The Second Battle of the Marne.The Second Battle of the Marne. Michael S. Neiberg, Indiana University Press, Bloomington, Indiana, 2008, 217 pages.
The Second Battle of the Marne moves our understanding of the pivotal World War ! battle forward in ways that should particularly appeal to logisticians.
The preparations for offensive actions in France crippled the operations as much as they helped. The massive artillery preparations that preceded an infantry attack caused so much damage in the immediate battle area that moving forces forward across the battle zone became problematic. Furthermore, transportation infrastructures had matured behind the battle area, making the rapid movement of enemy reserves to the threatened area relatively simple. Every threatened penetration "breakthrough" or the lesser "break in" could therefore be easily thwarted.
The German Spring Offensive of 1918 wilted in part from a dwindling ability to sustain the forces at the forward edge. Studies of the beginning of World War I discuss the centrality of the German railway system to the German Army's efficient mobilization. Broader studies note the importance of the expanded Russian railway system's contribution to Russia's unexpectedly rapid entry into the war.
Few studies have dwelt on the French railway system other than to note that everything ran through Paris. However, Michael S. Neiberg suggests in The Second Battle of the Marne that the French were as adept as the Germans at moving forces laterally along the front. The French rail system delivered men to points close to their tactical sectors almost all the time. Standard interpretations of the battle still hold true. Neiberg, however, expands on the strengths of French logistics.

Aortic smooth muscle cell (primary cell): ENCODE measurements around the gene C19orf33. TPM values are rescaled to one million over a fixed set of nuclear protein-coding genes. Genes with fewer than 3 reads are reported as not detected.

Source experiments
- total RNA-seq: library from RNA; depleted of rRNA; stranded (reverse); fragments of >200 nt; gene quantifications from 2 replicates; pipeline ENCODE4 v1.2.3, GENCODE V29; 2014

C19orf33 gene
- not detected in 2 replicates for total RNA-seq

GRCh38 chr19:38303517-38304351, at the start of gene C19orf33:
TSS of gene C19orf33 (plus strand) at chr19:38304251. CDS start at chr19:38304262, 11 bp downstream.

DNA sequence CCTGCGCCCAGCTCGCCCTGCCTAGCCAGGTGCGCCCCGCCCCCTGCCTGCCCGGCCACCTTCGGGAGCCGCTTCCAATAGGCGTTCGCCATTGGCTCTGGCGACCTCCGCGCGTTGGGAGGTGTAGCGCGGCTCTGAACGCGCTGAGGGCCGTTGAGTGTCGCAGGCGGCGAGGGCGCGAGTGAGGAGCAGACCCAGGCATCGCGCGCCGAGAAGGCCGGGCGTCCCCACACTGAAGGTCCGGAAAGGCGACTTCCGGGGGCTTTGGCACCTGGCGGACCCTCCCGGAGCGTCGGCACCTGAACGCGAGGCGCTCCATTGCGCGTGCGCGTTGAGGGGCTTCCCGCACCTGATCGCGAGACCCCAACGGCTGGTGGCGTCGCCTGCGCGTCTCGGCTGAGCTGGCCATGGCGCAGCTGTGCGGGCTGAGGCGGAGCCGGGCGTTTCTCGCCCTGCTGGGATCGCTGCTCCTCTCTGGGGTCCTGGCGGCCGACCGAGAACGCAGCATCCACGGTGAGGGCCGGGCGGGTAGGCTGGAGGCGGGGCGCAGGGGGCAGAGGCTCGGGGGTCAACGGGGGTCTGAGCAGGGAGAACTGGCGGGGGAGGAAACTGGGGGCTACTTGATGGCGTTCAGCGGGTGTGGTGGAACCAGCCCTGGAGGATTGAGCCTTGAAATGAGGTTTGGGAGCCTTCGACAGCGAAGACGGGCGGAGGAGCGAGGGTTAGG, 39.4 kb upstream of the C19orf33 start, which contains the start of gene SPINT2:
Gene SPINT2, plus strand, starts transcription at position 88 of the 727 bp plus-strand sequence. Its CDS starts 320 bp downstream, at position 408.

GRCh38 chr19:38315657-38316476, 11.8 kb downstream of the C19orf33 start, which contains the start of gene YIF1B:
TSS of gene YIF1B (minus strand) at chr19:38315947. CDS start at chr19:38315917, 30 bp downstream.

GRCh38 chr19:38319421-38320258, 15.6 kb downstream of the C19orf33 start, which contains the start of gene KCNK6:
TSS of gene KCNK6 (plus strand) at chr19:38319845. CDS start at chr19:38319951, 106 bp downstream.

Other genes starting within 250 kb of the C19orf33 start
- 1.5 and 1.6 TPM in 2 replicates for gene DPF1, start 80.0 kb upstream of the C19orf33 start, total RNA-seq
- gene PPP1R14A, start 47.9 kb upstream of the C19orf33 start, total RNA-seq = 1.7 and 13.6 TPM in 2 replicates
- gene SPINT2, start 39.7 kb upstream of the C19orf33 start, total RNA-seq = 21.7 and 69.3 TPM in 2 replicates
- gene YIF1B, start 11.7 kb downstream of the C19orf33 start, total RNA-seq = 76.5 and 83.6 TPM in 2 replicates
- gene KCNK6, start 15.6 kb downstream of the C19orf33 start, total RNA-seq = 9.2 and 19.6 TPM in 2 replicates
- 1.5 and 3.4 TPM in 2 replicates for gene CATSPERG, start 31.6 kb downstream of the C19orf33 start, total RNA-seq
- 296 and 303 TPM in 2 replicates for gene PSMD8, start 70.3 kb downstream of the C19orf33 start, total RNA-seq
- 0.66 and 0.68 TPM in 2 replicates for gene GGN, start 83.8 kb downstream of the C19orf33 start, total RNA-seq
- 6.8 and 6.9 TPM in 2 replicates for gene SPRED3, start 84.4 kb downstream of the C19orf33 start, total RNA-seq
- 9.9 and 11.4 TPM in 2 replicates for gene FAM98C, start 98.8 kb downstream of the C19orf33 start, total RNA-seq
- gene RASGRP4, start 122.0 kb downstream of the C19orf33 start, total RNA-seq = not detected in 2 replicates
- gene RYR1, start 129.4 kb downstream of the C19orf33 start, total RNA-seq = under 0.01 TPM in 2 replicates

Moving from a consideration of railroads, Neiberg calls the reader's attention to the critical role of "French industry ... [which] performed truly amazing feats to supply French soldiers with new weapons." (He could have addressed the critical role French supplies played in equipping American Soldiers.) Nieberg then proceeds to detail French tank and aircraft production.
Noting the strength of the artillery assigned to each division, he points to the emergence of an artillery reserve topping 11,000 guns--half of which were heavy-caliber weapons. This reserve belonged to an Army whose main prewar assets were infantry soldiers armed with rifles and bayonets.
As the Germans pushed their offensives forward, they inevitably formed salients. The Germans' capture of the key road and railroad center of Soissons enabled them to sustain the 40-odd divisions holding the Marne salient, but Soissons was near the western shoulder of the line. Neiberg argues that further German success demanded the seizure of Reims because sustainment capabilities through Soissons were barely adequate to support the force required to hold the salient. (As I wrote in Soissons 1918, the vulnerability of Soissons was a major factor in what became the opening move of the Allied Aisne-Marne offensive, the beginning of the second battle of the Marne.) The Germans had to either abandon the route or open the only other available route through Reims. French Field Marshal Ferdinand Foch saw that vulnerability and began planning to attack it at the first opportunity. This, Foch divined, meant the capture of three rail centers: Reims, Epernay, and Chalons.
Neiberg argues that while Paris became a German objective later, the Germans understood that the seizure of this rail network was crucial to anything else they might want to consider. Nieberg writes, "Before the Germans could hope for a big victory, they had to improve their supply arrangements." This rail network, not Paris, he argues, was the immediate objective. Without it, Paris was unobtainable.
The rail network should not be viewed as the single cause and single solution to the search for mobility and victory on the Western Front, but Neiberg's presentation is the most logistically focused presentation to appear in many years. The Second Battle of the Marne persuasively shows that logistics considerations trumped all others in this closing campaign on the Western Front. This book is also a good companion to studies of the final campaigns in Palestine and Mesopotamia.
DOUGLAS V. JOHNSON IS A PROFESSOR OF NATIONAL SECURITY AFFAIRS AT THE ARMY WAR COLLEGE STRATEGIC STUDIES INSTITUTE AT CARLISLE BARRACKS, PENNSYLVANIA.